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Did you know?
  • The original Rudolph did not have a red nose. In that day and age, red noses were seen as an indicator of chronic alcoholism and Montgomery Ward didn’t want him to look like a drunkard. To complete the original picture, he was almost named Reginald or Rollo.
  • The Christmas wreath was originally hung as a symbol of Jesus. The holly represents his crown of thorns and the red berries the blood he shed.
  • The three traditional colors of most Christmas decorations are red, green and gold. Red symbolizes the blood of Christ, green symbolized life and rebirth, and gold represents light, royalty and wealth.
  • Tinsel was invented in 1610 in Germany and was once made of real silver.
  • The oldest artificial Christmas trees date back to the late 1800s and were made of green raffia (think grass hula skirts) or dyed goose feathers. Next the Addis Brush Company used their machinery that wove toilet brushes to create pine-like branches for artificial Christmas trees that were less flammable and could hold heavier decorations.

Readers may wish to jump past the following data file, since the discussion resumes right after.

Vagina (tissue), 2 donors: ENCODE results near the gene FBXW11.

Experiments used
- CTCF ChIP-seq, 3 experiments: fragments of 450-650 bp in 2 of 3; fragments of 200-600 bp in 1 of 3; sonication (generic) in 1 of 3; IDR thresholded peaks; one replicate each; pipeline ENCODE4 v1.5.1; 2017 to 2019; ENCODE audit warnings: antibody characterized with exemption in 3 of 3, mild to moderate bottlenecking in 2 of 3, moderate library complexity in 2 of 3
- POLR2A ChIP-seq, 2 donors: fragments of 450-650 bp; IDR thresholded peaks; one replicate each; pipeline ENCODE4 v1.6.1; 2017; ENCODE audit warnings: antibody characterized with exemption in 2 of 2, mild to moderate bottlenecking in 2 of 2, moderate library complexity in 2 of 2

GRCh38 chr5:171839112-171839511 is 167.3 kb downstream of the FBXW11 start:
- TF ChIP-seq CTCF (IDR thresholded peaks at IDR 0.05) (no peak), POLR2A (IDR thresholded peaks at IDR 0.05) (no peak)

• ‘Jingle Bells’ – the popular Christmas song was composed by James Pierpont in Massachusetts, America. It was, however, written for thanksgiving and not Christmas.
  • Coca-Cola was the first company that used Santa Claus during the winter season for promotion.
  • Hallmark introduced their first Christmas cards in 1915.
  • The first recorded date of Christmas being celebrated on December 25th was in 336, during the time of the Roman Emperor Constantine. A few years later, Pope Julius I officially declared that the birth of Jesus would be celebrated on that day.
  • Santa Claus's sleigh is led by eight reindeer: Dasher, Dancer, Prancer, Vixen, Comet, Cupid, Dunder (variously spelled Donder and Donner), and Blixem (variously spelled Blixen and Blitzen), with Rudolph being a 20th-century inclusion.